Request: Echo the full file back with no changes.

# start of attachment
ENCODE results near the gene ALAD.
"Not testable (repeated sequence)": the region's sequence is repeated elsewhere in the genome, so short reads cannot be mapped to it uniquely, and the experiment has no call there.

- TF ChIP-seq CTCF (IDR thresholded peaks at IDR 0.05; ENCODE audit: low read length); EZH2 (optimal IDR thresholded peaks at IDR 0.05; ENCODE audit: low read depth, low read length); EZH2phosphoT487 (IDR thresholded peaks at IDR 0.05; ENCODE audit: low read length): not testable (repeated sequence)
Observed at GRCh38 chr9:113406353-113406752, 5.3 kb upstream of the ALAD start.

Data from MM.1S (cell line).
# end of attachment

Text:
ENCODE results near the gene ALAD.
"Not testable (repeated sequence)": the region's sequence is repeated elsewhere in the genome, so short reads cannot be mapped to it uniquely, and the experiment has no call there.

- TF ChIP-seq CTCF (IDR thresholded peaks at IDR 0.05; ENCODE audit: low read length); EZH2 (optimal IDR thresholded peaks at IDR 0.05; ENCODE audit: low read depth, low read length); EZH2phosphoT487 (IDR thresholded peaks at IDR 0.05; ENCODE audit: low read length): not testable (repeated sequence)
Observed at GRCh38 chr9:113406353-113406752, 5.3 kb upstream of the ALAD start.

Data from MM.1S (cell line).